Wednesday, September 4, 2013

From the Season of Plenty

I was running with the stroller and the little graham-crakcer eating toddler the other day. He was quiet and content, for a change (these teething days are long, ya'll). There was a cool calm in the air and I saw leaves in a pile beside a bench by a pond. The wind swept across a few and they danced. Chill bumps flew up my spine and I just wanted to rest in there. In that perfect moment of tranquility and newness. I am so thankful for those moments, those glimpses of what is to come when all this hard stuff is put to an end forevermore.

The season is changing and while I couldn't much feel it as I sweated it out cleaning up our garden this morning, everything pumpkin is plastered on the wall at my favorite coffee shop and it is coming. I think that very much testifies to my life as well, in these weeks of return from India. I've pulled away--from blog world but also from community. It's been hard and needed but this week came like a wave sweeping over me. Go, go, go and lots of saying yes. I wish I would quit doing that so much. This long weekend I am coming up for some gulps of air, finally. These words decided to start writing out again, too.

Internationals are spread across this town once again and it brings me great joy. We've had a few in our Cline House already and I am blessed to see the vision which has been thought out, talked through, and prayed over these past months finally becoming something tangible. We have a big bonfire for international friends this coming Friday. It will be a packed house and Lord-willing some awesome relationships established and gospel conversations to be had. Please pray.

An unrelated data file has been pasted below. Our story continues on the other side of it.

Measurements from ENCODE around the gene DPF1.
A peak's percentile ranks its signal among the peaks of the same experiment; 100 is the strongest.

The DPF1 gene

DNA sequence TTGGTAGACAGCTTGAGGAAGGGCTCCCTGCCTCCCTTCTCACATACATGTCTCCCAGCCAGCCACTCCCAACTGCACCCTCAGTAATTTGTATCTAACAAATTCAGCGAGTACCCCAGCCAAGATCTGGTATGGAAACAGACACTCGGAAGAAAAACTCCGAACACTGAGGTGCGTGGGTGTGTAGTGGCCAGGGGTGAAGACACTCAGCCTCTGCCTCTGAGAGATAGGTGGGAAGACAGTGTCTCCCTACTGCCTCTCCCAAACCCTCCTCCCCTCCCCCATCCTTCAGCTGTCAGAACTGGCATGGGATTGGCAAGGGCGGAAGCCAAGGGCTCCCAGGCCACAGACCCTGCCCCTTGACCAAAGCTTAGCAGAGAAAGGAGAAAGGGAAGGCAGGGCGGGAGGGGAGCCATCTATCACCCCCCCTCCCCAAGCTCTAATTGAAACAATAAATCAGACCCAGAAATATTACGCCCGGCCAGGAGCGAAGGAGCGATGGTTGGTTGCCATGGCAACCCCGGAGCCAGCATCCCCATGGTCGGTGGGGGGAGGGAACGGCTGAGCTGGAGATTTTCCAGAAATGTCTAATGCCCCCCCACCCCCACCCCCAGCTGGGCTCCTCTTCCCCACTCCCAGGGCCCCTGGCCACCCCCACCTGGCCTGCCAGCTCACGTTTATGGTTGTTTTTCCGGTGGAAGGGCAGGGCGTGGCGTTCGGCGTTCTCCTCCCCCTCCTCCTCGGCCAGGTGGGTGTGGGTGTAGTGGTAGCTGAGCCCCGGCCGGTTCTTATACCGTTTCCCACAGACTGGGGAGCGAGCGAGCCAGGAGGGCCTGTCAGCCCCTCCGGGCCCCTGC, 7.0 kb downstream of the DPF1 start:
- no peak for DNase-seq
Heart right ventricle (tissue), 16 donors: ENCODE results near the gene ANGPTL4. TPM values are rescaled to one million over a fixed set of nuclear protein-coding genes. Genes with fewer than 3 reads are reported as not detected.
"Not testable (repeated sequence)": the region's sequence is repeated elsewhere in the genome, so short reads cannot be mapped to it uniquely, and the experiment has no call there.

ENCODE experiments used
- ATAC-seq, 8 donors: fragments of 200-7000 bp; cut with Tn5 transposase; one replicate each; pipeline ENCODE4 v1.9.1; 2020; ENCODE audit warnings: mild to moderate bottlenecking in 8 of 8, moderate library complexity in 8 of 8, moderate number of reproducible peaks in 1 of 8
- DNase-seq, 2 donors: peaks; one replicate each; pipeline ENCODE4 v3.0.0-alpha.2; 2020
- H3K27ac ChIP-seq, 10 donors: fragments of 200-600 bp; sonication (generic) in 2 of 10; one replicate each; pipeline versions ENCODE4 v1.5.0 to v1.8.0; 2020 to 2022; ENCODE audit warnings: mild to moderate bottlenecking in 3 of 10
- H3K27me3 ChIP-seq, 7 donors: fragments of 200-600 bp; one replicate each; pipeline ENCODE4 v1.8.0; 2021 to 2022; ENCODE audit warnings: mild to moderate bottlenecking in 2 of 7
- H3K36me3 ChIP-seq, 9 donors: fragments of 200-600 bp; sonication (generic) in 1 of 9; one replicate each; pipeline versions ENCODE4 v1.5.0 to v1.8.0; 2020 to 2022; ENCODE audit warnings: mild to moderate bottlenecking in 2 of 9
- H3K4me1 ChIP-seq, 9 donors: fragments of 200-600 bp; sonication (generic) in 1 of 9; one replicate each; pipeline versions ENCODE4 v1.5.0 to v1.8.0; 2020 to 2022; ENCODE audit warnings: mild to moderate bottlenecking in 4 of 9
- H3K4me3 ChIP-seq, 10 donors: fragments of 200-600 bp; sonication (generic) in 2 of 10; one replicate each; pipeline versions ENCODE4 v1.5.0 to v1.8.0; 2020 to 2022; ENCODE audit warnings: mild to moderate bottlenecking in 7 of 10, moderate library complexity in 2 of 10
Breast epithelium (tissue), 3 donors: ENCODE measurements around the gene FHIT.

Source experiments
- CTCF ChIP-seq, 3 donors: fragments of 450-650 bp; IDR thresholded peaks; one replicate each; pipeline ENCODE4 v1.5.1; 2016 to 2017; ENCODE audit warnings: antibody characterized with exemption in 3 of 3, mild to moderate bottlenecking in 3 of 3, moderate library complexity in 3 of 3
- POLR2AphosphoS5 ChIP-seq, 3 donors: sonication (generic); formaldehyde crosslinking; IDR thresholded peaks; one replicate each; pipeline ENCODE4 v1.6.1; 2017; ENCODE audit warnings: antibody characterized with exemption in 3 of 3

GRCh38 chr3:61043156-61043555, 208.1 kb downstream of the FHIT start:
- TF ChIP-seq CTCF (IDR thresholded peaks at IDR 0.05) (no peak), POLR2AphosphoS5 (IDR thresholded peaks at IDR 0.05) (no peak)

I finished my thesis last week, turned it in and I am submitting my application for GRADUATION in just a couple weeks. This whole college degree thing is an accomplishment I never really thought I would see come to pass in my life. After this past year of packing in those courses and often studying my life away, I am thankful and blessed to see it completed.

We're always talking about how each person you meet has more hurts and heartaches then you could ever imagine, right? And the older I get, the more I see it resonating within me. This week has been a tough one in particular for me, seeing a dear little brother wrestle through an eating disorder, a precious family from church watch their daughter disappear into a cult in Wells, TX and there is nothing they can do to rescue her from the deception of the enemy (and these men), waiting on some results of a biopsy for someone in my family, and my beloved little dog Max passed away today.

After weeping over the loss of little Max for several hours, I had to come back to life again and work in our yard with my roommates and precious man from my church who just had a desire to tidy up our yard a bit, for the big international event we are hosting next week. Our garden started off as a great, fun, save money little thing but then turned into a big, gigantic, mess of a jungle. Something I didn't realize about yard work--the lessons that arise which are also applicable to our spiritual life.